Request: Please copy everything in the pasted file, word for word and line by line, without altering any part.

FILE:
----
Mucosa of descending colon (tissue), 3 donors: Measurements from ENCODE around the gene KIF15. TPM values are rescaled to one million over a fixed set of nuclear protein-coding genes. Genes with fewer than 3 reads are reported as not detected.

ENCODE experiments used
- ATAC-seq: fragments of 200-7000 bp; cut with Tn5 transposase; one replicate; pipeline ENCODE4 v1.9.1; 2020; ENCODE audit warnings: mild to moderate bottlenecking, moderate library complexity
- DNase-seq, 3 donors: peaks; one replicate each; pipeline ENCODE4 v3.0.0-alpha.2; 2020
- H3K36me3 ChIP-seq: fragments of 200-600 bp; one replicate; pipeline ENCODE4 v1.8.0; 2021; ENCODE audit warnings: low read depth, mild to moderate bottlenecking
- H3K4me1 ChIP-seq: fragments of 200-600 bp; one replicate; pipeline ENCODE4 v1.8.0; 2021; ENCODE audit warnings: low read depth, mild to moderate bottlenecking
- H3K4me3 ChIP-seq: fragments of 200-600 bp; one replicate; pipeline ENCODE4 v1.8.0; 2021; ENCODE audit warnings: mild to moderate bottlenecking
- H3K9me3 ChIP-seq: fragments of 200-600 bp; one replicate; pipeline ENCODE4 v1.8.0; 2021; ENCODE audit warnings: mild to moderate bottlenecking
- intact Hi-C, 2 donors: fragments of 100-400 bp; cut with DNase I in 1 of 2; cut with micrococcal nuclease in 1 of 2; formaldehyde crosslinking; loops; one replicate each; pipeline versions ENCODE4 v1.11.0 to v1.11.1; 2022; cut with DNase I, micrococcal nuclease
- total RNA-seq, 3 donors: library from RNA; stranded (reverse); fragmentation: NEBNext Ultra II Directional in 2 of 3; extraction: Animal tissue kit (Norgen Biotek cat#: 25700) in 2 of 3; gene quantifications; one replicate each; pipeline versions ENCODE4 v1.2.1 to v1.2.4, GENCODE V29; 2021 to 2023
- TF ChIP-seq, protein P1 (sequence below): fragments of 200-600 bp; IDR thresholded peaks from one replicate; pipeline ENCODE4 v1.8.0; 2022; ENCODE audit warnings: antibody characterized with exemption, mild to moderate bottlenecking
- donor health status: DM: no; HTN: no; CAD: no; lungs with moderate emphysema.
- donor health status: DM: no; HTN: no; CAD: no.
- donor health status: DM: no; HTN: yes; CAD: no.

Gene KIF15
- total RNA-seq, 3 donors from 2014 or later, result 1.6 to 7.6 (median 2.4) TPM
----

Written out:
Mucosa of descending colon (tissue), 3 donors: Measurements from ENCODE around the gene KIF15. TPM values are rescaled to one million over a fixed set of nuclear protein-coding genes. Genes with fewer than 3 reads are reported as not detected.

ENCODE experiments used
- ATAC-seq: fragments of 200-7000 bp; cut with Tn5 transposase; one replicate; pipeline ENCODE4 v1.9.1; 2020; ENCODE audit warnings: mild to moderate bottlenecking, moderate library complexity
- DNase-seq, 3 donors: peaks; one replicate each; pipeline ENCODE4 v3.0.0-alpha.2; 2020
- H3K36me3 ChIP-seq: fragments of 200-600 bp; one replicate; pipeline ENCODE4 v1.8.0; 2021; ENCODE audit warnings: low read depth, mild to moderate bottlenecking
- H3K4me1 ChIP-seq: fragments of 200-600 bp; one replicate; pipeline ENCODE4 v1.8.0; 2021; ENCODE audit warnings: low read depth, mild to moderate bottlenecking
- H3K4me3 ChIP-seq: fragments of 200-600 bp; one replicate; pipeline ENCODE4 v1.8.0; 2021; ENCODE audit warnings: mild to moderate bottlenecking
- H3K9me3 ChIP-seq: fragments of 200-600 bp; one replicate; pipeline ENCODE4 v1.8.0; 2021; ENCODE audit warnings: mild to moderate bottlenecking
- intact Hi-C, 2 donors: fragments of 100-400 bp; cut with DNase I in 1 of 2; cut with micrococcal nuclease in 1 of 2; formaldehyde crosslinking; loops; one replicate each; pipeline versions ENCODE4 v1.11.0 to v1.11.1; 2022; cut with DNase I, micrococcal nuclease
- total RNA-seq, 3 donors: library from RNA; stranded (reverse); fragmentation: NEBNext Ultra II Directional in 2 of 3; extraction: Animal tissue kit (Norgen Biotek cat#: 25700) in 2 of 3; gene quantifications; one replicate each; pipeline versions ENCODE4 v1.2.1 to v1.2.4, GENCODE V29; 2021 to 2023
- TF ChIP-seq, protein P1 (sequence below): fragments of 200-600 bp; IDR thresholded peaks from one replicate; pipeline ENCODE4 v1.8.0; 2022; ENCODE audit warnings: antibody characterized with exemption, mild to moderate bottlenecking
- donor health status: DM: no; HTN: no; CAD: no; lungs with moderate emphysema.
- donor health status: DM: no; HTN: no; CAD: no.
- donor health status: DM: no; HTN: yes; CAD: no.

Gene KIF15
- total RNA-seq, 3 donors from 2014 or later, result 1.6 to 7.6 (median 2.4) TPM